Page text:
Are You a “Love Cycler” or a “Clicker?” ©
MARCH 27, 2009David J. Pollay, HappyNews ColumnistRecently Dawn and I were asked two interesting questions. One person asked, “Your parents do so much for you guys; why do you think they are so giving?” We accepted her question as a compliment and a tribute to our wonderful parents.
A couple weeks later, someone asked the second question: “You and Dawn do a lot for your parents; how come you do so much for them?” We appreciated this question too; it warmly recognized what Dawn and I try to do for our parents. We love our parents very much and want to help make their lives easier and more enjoyable.
Until recently, I held these questions separately in my mind; I now see they are part of the same question. Why do we all do so much for each other? The answer is that we are in what I call a “Love Cycle.”
A Love Cycle happens when people in a relationship do not know who started doing what for whom; they only know that there is constant giving and receiving in the relationship. The love expressed and the good works done on each other’s behalf happen so often that there’s no purpose in keeping score. People in a Love Cycle are what I call “Love Cyclers™.”
A friend of mine once had a temporary job counting cars at a busy intersection in New York City. He had to “click his clicker” every time a vehicle of any kind passed by. Although my friend almost lost his mind doing this job, he said he really had to focus so that he could keep clicking.
Many people in life walk around with their own clickers counting the number of things that people do for them. These people don’t want to give more than they get. They spend valuable time clicking versus cycling the giving in a relationship. They are not “Love Cyclers;” they are “Clickers™.”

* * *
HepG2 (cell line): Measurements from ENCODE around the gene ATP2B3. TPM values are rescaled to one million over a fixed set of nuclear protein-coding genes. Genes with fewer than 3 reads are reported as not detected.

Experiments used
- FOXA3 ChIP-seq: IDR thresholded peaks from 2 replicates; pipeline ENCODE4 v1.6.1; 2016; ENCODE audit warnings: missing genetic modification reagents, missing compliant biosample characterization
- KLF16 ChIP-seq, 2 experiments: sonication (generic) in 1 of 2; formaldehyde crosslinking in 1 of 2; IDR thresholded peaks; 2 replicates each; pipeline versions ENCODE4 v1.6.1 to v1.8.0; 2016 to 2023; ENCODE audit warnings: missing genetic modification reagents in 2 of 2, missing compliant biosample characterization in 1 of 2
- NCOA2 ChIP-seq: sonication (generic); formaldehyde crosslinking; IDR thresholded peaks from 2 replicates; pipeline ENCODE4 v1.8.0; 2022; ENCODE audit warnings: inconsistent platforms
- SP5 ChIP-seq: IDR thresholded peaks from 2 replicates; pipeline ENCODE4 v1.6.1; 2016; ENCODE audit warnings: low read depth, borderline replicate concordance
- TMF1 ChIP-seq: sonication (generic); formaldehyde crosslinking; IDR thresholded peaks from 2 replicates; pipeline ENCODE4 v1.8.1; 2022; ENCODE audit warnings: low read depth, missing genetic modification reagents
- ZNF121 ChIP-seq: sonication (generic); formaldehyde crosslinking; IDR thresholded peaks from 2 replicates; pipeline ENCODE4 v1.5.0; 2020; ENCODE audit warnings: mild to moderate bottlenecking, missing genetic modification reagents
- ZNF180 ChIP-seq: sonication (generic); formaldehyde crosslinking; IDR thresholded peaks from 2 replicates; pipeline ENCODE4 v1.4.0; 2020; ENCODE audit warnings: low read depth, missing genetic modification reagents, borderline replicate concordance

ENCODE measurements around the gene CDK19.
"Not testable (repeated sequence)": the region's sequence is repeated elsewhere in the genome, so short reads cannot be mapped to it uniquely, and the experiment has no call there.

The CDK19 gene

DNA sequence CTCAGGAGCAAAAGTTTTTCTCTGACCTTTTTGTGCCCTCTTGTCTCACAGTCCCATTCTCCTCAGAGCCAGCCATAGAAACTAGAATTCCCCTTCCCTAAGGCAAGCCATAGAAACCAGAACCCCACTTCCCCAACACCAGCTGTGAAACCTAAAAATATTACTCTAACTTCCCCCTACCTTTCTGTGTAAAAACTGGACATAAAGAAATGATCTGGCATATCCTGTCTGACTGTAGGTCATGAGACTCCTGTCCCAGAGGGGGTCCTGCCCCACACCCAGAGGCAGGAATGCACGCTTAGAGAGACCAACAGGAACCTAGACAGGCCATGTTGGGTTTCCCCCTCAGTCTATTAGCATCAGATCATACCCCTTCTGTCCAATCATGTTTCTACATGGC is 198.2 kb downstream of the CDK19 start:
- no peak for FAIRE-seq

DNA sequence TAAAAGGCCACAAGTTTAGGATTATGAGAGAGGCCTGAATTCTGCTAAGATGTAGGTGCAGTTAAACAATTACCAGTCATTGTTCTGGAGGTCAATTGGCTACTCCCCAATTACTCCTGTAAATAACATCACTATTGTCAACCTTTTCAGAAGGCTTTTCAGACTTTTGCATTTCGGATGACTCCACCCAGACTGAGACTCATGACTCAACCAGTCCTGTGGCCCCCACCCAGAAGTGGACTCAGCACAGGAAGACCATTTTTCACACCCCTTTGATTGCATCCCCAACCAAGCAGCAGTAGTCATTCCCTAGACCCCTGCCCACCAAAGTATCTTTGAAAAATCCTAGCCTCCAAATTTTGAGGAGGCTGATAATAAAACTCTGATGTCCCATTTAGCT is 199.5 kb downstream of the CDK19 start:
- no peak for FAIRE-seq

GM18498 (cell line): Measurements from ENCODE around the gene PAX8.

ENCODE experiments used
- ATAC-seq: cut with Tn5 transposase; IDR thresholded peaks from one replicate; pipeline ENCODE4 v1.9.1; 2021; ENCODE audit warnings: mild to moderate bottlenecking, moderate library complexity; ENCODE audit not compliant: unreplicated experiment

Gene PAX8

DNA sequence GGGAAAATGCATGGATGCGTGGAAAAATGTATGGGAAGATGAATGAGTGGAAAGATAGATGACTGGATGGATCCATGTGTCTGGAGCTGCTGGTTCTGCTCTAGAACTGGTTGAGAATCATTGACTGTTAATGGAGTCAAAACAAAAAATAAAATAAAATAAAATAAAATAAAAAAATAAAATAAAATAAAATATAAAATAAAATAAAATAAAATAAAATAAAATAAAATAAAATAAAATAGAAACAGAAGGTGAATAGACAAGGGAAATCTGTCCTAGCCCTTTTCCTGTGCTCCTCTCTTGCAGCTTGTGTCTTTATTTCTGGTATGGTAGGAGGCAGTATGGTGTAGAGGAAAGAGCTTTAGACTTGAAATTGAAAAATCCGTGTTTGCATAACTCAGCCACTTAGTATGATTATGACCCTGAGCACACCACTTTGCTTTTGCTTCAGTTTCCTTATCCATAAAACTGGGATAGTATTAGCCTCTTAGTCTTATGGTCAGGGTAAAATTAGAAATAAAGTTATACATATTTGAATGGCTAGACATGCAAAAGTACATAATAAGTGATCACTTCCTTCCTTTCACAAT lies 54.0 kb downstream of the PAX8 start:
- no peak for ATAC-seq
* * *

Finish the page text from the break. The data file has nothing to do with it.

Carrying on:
So, are you a Love Cycler™ or a Clicker™?
Here’s the easiest way to orient your thinking to the Love Cycle. Let’s take typical marriage vows as an example: “to love, honor, and cherish.” “Clickers” sit and wait for their spouses to love, honor, and cherish them. “What have you done for me lately?” is the question they ask themselves before they reach out to their spouses. Love Cyclers don’t wait; they just love, honor, and cherish their spouses.
University of Washington psychology researcher, John Gottman, discovered in his research that couples who keep score in their relationships are unhappy in their marriage. Gottman reports in his book, The Seven Principles for Making Marriage Work, “Happy spouses do not keep tabs on whether their mate is washing dishes as a payback because they cooked dinner. They do it because they generally feel positive about their spouse and their relationship.”
Good leaders are Love Cyclers. They set the tone at work with their actions. They give, they offer, and they help. They tell stories of people helping them and supporting them. You see them volunteer. On the other hand, Clickers talk about who hasn’t helped them, who owes them, and who’s giving them a hard time. Clickers are so busy clicking, they are missing the opportunity to give.
Three Positive Psychology researchers, Jim Harter, Frank Schmidt, and Corey Keyes, found that, “daily occurrences that bring about joy, interest, and love (or caring) lead to a bonding of individuals to each other, their work, and their organization.” When managers “pay attention and respond to each unique individual they manage, the daily experiences lead to higher frequency of joy, interest, and love (or caring) among their employees.”
The bottom line is that Love Cyclers make better spouses, friends, and bosses. So, when you go to work today, and when you go home tonight, think about leaving your clicker behind.
Be a Love Cycler™. © Copyright 2009 by David J. Pollay
David J. Pollay is the creator of The Law of the Garbage Truck™. Mr. Pollay writes the Monday Morning Momentum Blog each week. He is a syndicated columnist with the North Star Writers Group, creator and host of The Happiness Answer™ television program, and an internationally sought after speaker. Mr. Pollay’s book, Beware of Garbage Trucks!™, is due out later this year. Mr. Pollay is the founder and president of the consulting and seminar organization, The Momentum Project.